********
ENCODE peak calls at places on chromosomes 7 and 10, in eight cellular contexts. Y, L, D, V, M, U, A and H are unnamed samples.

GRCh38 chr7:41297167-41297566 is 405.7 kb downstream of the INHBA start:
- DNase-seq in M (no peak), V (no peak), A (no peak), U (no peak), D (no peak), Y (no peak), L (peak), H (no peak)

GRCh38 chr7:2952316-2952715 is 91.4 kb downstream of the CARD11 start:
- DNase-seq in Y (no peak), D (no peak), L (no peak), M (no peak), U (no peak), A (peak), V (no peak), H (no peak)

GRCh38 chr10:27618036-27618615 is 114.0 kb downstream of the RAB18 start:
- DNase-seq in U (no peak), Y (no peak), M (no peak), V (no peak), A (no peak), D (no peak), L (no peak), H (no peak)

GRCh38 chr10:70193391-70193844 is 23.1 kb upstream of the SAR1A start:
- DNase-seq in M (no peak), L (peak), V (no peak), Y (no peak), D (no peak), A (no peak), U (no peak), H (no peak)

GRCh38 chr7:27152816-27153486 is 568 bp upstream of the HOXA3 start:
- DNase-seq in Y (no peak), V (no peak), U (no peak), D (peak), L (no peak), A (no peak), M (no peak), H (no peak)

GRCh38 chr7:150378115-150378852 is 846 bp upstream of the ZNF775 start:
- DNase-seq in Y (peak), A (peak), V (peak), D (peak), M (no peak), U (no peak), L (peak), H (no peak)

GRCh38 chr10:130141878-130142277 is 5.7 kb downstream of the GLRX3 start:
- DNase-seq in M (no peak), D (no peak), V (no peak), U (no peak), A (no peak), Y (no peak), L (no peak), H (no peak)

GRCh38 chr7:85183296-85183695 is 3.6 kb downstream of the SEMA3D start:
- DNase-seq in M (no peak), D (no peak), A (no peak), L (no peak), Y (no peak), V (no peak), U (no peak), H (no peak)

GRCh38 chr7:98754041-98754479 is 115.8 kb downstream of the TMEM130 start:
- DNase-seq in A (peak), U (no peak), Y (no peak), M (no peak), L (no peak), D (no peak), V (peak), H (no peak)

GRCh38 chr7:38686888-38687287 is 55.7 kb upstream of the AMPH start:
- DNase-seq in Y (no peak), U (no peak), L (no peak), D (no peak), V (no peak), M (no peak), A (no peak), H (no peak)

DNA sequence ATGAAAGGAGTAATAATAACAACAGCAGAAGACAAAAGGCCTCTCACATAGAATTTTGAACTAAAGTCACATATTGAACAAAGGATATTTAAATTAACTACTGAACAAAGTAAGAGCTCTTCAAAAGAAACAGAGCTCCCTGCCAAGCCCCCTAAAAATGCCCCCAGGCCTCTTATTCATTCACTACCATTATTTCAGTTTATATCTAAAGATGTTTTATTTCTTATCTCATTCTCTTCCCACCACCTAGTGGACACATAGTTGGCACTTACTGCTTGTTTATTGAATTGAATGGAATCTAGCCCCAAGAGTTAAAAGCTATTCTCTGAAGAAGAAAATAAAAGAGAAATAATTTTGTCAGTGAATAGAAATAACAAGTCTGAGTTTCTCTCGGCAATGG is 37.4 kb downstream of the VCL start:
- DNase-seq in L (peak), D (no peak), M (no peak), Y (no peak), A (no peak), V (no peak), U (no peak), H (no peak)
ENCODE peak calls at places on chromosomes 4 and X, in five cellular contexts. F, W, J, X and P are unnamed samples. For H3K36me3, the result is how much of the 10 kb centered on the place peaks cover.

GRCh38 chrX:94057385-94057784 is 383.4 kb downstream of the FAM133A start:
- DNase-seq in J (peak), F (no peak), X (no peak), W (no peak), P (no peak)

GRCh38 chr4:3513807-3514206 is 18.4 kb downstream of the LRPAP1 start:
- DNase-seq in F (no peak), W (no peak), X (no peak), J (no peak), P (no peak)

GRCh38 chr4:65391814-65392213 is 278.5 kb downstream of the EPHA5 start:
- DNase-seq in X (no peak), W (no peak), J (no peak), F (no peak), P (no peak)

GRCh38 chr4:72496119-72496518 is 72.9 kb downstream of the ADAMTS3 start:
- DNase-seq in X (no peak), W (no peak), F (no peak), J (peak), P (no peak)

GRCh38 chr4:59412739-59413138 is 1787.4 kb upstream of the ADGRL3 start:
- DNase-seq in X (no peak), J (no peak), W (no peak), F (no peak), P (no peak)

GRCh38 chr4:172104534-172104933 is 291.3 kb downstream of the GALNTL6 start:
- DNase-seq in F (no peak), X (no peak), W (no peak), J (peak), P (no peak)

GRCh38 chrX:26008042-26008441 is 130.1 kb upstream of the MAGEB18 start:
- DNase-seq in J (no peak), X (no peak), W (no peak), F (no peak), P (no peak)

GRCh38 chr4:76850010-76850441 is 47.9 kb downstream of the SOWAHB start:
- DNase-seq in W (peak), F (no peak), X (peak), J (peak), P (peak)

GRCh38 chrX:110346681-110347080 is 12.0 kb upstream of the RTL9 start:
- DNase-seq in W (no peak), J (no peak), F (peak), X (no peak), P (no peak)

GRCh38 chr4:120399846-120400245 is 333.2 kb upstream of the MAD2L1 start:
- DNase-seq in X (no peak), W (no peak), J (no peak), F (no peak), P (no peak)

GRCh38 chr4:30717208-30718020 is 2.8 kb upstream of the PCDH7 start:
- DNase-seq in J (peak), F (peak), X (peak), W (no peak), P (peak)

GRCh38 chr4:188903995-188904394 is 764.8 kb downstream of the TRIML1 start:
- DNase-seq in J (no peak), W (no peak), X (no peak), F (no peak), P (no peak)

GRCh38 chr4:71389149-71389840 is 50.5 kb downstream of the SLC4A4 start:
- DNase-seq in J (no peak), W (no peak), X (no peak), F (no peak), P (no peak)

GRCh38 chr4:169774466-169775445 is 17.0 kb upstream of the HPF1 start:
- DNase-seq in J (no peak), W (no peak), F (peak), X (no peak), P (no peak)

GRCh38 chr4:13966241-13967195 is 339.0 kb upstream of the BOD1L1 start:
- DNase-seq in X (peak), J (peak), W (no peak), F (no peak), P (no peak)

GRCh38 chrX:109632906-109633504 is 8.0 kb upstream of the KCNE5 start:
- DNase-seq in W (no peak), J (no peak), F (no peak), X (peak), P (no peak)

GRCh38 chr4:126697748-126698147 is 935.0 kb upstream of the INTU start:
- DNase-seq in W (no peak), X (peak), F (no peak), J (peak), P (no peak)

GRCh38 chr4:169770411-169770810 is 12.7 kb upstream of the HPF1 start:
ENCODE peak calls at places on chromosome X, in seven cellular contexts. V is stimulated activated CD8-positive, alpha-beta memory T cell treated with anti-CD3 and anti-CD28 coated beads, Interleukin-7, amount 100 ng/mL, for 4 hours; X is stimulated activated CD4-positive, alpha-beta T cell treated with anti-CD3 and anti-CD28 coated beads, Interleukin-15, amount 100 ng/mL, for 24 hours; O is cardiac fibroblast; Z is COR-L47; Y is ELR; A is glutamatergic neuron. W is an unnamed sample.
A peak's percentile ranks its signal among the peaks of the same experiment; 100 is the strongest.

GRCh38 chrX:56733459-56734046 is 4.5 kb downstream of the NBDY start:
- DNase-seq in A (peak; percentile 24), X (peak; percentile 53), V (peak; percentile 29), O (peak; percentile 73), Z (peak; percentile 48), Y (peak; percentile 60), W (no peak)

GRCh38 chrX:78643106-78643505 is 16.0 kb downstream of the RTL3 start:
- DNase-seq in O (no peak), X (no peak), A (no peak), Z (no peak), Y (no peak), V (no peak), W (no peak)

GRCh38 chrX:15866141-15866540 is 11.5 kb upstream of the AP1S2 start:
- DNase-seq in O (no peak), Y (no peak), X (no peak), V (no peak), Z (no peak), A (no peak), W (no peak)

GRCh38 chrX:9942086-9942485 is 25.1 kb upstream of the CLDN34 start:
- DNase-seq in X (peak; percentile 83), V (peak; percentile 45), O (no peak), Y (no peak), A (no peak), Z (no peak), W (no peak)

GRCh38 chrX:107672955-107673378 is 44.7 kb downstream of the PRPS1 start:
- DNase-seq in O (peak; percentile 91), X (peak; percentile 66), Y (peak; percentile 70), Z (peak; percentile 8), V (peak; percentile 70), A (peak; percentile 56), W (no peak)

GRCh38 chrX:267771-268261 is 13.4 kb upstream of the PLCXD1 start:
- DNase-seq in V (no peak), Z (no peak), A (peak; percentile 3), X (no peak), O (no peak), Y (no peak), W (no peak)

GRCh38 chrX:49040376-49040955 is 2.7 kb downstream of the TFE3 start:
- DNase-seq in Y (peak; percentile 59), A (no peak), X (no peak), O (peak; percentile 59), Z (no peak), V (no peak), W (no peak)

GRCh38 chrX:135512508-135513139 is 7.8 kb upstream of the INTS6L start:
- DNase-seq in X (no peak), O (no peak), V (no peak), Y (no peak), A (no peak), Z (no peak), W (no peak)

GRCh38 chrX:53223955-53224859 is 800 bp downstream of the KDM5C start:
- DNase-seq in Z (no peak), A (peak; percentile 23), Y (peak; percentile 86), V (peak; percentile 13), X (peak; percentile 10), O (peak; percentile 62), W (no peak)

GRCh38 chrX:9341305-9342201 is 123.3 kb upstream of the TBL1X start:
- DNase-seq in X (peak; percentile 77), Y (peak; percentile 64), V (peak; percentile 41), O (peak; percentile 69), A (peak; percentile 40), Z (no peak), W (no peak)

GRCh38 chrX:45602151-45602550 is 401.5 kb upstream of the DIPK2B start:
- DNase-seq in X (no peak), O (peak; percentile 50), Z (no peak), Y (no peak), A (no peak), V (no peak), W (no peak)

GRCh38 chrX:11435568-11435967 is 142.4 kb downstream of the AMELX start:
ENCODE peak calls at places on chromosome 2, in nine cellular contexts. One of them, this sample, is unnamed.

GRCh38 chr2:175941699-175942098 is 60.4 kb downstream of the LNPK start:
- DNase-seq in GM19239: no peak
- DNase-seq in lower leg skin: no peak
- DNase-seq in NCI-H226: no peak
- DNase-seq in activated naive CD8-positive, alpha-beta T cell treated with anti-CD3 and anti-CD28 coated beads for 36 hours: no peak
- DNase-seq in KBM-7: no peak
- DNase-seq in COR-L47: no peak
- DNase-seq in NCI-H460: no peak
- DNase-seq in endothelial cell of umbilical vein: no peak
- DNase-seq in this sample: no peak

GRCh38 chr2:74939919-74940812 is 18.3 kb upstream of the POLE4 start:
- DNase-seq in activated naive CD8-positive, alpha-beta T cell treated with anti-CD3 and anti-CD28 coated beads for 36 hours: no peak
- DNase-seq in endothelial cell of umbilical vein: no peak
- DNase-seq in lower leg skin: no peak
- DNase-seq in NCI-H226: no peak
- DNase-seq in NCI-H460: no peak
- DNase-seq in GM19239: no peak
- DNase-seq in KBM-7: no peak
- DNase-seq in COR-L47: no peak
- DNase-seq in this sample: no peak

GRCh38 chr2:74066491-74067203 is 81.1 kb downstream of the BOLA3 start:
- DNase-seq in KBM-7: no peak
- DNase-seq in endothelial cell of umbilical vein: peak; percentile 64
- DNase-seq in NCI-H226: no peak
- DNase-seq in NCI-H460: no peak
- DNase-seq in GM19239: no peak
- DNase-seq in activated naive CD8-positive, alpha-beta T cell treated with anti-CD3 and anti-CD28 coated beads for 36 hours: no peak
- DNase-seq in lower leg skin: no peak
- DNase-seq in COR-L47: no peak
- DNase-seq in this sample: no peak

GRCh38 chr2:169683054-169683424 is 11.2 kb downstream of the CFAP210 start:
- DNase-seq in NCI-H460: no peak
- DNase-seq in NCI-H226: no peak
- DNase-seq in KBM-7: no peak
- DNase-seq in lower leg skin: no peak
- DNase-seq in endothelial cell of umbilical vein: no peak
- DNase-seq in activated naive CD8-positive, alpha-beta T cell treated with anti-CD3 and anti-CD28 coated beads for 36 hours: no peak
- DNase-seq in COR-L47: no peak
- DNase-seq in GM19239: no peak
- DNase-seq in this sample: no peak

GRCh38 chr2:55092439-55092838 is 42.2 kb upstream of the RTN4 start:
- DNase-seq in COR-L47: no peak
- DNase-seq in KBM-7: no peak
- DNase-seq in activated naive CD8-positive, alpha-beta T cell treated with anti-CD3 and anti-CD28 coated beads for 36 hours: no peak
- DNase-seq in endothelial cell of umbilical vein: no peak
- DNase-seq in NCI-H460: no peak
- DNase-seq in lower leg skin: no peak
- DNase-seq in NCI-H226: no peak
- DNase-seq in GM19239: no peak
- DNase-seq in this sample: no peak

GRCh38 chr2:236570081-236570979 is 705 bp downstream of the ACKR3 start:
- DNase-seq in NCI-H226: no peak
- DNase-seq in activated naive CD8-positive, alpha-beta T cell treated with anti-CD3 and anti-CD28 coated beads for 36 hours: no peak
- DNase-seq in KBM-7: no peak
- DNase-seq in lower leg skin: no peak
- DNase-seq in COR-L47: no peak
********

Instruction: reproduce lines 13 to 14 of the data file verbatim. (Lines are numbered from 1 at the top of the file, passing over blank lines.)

- DNase-seq in Y (peak), A (peak), V (peak), D (peak), M (no peak), U (no peak), L (peak), H (no peak)

GRCh38 chr10:130141878-130142277 is 5.7 kb downstream of the GLRX3 start: